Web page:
Cancer can appear in every part of your body, including the mouth. Mouth (or oral) cancer can affect the lips, tongue, cheeks and throat. More pronounced in the over 40s, especially among men, it is the 11th most common form of cancer

Image/National Cancer Institute-Alan Hoofring
Image/National Cancer Institute-Alan Hoofring

According to figures by Macmillan, about 2.5 million people in the UK were suffering from cancer in 2015, an increase of nearly 0.5 million over the past 5 years. The worrying prognosis is that by 2020, nearly half of Britons will be getting cancer at some point in their life.

Nearly 7,000 people per year are diagnosed with mouth cancer, and numbers are going up. Sadly, almost 2,000 people die from the disease every year, which is doubly sad given the fact that early detection could have saved many of those lives. However, as the statistics currently stand, mouth cancer sufferers are less likely to survive than those with melanoma or cervical cancer.

Thankfully, we do know a little bit about what causes oral cancers. Research has established a strong link between mouth cancer and smoking, with cigarette, cigar and pipe tobacco particularly to blame. Alcohol can also increase the risk of developing oral cancer, especially in combination with tobacco consumption. Cancer of the lips can occur as a result of overexposure to sunlight. Research also suggests that there is a connection between mouth cancer and HPV (human papillomavirus) which is the main cause of cervical cancer and affects the skin’s mucous membranes. HPV can be transmitted through oral sex.

So, what can we do to protect ourselves?

Regular Dental Check-Ups

It is important to go and see your dentist at the recommended intervals – every 6 months is a good rule of thumb. As part of the routine check, your dentist will carry out a full examination of the mouth, including the inside of the mouth, your tongue, underside of the jaw and your neck.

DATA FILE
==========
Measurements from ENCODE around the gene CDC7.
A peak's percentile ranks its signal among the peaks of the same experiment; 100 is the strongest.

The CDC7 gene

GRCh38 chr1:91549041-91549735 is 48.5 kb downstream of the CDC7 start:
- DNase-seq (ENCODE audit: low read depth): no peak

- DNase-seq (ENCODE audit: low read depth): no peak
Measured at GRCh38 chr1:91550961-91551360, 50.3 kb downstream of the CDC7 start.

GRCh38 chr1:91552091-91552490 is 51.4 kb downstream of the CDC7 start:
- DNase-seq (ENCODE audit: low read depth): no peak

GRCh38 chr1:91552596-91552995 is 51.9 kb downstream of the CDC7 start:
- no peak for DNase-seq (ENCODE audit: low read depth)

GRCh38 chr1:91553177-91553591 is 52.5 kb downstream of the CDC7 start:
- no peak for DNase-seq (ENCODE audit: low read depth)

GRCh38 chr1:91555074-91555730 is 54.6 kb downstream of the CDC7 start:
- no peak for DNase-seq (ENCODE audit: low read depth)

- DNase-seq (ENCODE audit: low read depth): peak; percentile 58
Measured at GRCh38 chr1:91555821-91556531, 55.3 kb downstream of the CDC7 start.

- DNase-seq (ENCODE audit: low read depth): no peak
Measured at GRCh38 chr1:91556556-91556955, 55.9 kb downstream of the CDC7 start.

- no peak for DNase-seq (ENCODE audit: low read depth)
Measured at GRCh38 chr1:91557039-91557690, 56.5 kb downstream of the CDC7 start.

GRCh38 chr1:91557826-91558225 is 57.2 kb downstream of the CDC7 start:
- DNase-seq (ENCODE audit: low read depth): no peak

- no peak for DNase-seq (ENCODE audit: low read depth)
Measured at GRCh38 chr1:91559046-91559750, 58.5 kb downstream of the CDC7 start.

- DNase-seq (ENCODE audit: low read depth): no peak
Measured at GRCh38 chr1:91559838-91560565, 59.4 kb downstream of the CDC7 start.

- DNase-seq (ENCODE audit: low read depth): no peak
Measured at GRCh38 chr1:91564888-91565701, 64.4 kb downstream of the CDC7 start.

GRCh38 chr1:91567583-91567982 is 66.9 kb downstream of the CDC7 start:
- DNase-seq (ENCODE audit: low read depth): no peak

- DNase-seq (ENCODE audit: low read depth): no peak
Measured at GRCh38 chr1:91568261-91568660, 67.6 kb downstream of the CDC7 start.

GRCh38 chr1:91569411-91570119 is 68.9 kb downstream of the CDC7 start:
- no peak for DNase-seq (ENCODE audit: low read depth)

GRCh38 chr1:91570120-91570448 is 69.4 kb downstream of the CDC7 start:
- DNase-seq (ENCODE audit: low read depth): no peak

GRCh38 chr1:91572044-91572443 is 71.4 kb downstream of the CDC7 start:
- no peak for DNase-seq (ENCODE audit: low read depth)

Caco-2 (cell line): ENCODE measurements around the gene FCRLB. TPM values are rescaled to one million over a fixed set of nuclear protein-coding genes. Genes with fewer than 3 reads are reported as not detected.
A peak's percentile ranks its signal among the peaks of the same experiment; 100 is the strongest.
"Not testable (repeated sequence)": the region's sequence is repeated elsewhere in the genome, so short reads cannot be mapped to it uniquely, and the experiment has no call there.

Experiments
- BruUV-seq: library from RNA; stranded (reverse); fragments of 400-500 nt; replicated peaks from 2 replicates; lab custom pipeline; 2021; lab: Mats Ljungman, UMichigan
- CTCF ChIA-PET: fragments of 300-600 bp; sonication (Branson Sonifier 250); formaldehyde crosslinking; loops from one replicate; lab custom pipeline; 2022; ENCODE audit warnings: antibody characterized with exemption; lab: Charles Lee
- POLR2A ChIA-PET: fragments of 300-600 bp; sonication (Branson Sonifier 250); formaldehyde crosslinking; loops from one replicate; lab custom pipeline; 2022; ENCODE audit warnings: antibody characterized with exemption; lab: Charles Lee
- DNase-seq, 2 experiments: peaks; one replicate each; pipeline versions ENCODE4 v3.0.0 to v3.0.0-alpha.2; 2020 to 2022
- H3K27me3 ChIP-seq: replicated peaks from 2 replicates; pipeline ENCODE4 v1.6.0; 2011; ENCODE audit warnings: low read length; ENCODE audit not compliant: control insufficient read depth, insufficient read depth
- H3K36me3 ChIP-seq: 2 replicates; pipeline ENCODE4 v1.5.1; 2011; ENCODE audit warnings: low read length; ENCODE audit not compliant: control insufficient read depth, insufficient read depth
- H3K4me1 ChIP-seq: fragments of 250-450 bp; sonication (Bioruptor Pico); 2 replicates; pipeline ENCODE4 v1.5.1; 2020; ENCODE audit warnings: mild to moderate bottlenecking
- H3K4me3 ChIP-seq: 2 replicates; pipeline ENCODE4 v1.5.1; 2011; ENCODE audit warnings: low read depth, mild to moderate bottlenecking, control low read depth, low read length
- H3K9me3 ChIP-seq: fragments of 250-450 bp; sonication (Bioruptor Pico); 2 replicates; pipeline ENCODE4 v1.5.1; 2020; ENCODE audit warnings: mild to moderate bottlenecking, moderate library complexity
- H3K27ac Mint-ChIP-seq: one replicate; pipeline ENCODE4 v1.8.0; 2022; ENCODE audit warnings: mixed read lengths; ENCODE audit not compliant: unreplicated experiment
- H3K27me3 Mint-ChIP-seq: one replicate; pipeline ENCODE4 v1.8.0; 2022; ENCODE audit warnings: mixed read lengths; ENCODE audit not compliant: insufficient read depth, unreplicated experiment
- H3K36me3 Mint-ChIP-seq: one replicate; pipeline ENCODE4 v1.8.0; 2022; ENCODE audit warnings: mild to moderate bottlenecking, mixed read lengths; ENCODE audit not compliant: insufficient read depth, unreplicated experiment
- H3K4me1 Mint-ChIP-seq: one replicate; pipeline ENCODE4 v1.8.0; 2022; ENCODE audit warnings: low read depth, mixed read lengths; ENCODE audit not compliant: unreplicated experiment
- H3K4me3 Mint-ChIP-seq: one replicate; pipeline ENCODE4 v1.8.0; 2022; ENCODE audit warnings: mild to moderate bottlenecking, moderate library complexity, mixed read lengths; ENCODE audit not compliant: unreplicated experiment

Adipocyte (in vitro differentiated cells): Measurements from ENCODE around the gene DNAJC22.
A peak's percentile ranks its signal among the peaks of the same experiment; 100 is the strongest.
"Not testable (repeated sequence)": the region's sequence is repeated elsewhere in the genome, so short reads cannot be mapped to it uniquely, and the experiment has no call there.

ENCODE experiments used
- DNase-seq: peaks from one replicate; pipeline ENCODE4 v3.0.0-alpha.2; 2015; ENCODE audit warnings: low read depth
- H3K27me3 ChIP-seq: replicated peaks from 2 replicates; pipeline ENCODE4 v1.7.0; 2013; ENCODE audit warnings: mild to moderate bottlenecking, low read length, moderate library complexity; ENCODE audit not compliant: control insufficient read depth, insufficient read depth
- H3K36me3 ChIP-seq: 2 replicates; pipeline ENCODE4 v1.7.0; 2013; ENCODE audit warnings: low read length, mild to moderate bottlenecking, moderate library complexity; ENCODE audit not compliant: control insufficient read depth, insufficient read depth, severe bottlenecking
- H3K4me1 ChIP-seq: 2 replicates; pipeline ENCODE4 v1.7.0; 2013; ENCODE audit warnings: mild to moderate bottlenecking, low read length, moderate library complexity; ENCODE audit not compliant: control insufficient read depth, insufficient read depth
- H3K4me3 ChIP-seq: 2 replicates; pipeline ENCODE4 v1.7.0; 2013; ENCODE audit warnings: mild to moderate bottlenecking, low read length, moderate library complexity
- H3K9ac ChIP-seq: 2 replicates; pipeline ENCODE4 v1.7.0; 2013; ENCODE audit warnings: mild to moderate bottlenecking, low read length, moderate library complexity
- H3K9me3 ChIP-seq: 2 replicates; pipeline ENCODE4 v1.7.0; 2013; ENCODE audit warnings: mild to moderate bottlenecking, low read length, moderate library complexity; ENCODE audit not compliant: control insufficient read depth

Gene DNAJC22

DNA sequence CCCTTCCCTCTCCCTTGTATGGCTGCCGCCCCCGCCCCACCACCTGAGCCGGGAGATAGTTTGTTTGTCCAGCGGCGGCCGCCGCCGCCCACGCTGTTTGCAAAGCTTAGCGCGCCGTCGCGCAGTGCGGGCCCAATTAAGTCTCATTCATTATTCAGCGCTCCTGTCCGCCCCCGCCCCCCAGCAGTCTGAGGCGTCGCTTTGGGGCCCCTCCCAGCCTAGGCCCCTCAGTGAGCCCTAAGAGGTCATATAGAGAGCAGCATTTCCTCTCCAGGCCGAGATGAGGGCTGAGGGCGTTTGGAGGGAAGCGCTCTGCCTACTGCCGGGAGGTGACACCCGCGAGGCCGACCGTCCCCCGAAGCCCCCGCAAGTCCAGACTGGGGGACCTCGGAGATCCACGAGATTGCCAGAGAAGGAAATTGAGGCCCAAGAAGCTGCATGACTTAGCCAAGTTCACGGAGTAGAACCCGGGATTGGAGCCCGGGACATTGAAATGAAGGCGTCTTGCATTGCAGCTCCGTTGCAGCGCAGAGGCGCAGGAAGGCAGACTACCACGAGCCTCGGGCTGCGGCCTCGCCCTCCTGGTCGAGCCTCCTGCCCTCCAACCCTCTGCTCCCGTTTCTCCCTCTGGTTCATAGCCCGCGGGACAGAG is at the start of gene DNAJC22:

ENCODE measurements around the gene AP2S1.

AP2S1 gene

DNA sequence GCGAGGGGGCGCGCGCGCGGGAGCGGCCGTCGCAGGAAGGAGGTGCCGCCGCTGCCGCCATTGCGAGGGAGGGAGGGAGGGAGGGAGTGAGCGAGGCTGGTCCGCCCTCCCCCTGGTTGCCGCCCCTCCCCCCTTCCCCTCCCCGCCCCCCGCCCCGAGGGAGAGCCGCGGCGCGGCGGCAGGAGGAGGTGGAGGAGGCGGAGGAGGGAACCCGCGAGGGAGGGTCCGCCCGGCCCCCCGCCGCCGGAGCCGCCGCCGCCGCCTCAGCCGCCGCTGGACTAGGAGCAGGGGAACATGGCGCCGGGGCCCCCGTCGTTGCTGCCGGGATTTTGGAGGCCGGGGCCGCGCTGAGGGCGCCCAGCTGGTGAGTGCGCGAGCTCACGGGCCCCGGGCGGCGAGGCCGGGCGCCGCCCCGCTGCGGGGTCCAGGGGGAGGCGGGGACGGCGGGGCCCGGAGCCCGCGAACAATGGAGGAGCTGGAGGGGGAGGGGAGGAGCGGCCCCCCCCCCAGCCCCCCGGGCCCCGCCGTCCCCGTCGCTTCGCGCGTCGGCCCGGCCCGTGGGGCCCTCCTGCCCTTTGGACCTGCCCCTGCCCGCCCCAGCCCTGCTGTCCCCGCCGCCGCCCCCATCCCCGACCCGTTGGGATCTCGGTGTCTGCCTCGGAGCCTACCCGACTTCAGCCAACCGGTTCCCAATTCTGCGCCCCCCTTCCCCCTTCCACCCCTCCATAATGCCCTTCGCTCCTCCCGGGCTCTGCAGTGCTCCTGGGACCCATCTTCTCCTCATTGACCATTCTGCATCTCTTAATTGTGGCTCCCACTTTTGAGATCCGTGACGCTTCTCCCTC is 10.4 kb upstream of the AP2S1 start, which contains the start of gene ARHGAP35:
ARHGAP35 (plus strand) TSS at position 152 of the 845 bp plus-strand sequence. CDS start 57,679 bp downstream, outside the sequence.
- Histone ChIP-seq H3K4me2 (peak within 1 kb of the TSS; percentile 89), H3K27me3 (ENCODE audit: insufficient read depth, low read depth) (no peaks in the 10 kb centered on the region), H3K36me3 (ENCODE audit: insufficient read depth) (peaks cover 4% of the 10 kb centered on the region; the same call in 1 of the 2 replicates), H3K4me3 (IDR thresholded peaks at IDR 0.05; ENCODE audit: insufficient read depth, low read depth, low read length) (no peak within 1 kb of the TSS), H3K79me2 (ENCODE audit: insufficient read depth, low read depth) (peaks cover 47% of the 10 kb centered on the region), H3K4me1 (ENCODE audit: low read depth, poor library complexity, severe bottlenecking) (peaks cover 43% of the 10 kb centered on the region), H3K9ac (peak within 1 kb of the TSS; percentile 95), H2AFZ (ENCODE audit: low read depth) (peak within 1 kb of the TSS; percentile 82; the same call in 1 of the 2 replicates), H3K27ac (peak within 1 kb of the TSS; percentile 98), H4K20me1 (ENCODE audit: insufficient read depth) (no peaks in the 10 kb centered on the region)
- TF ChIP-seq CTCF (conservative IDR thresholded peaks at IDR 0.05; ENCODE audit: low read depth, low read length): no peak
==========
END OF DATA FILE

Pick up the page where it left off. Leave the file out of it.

Early detection is key in the successful treatment of mouth cancer, and often dentists can spot warning signs more easily than those without any medical training.

If anything unusual is found, you will be referred to a specialist consultant who can conduct a more thorough examination of your mouth and throat to find out what the problem is.


If you’re concerned about anything unfamiliar in your mouth, you should visit your dentist straight away, just to be on the safe side. Chances are there’s nothing to worry about, but it’s always better to know earlier rather than later. In particular, look out for the following signs:

  • Mouth ulcers or sores, white or red patches that do not heal within 3 weeks
  • Unusual lumps in the mouth, jaw area or throat
  • Hoarseness that won’t clear

Lifestyle Choices

Smoking is bad for you. No doubt you are already aware of the risk to your and other people’s health posed by smoking, so if you are a smoker, the risk of developing mouth cancer is another good reason to stop. Similarly, if you are a regular drinker, make sure your alcohol consumption stays within safe limits.

Diet plays an important role in any cancer prevention programme, so check your eating habits and make improvements where necessary. A plant-based, whole-food diet with lots of unprocessed fruit and vegetables can reduce the risk of oral (as well as many other types of) cancer. Cancer fighting foods include dark leafy green vegetables, berries, grapes, tomatoes and beans. Finally, don’t forget regular exercise, as an active lifestyle is known to boost the immune system.

Article provided by Mike James, an independent content writer in the health industry – working together with a small selection of companies including Horsham based dentist practice Dental Healthcare Practice, who were consulted over this post.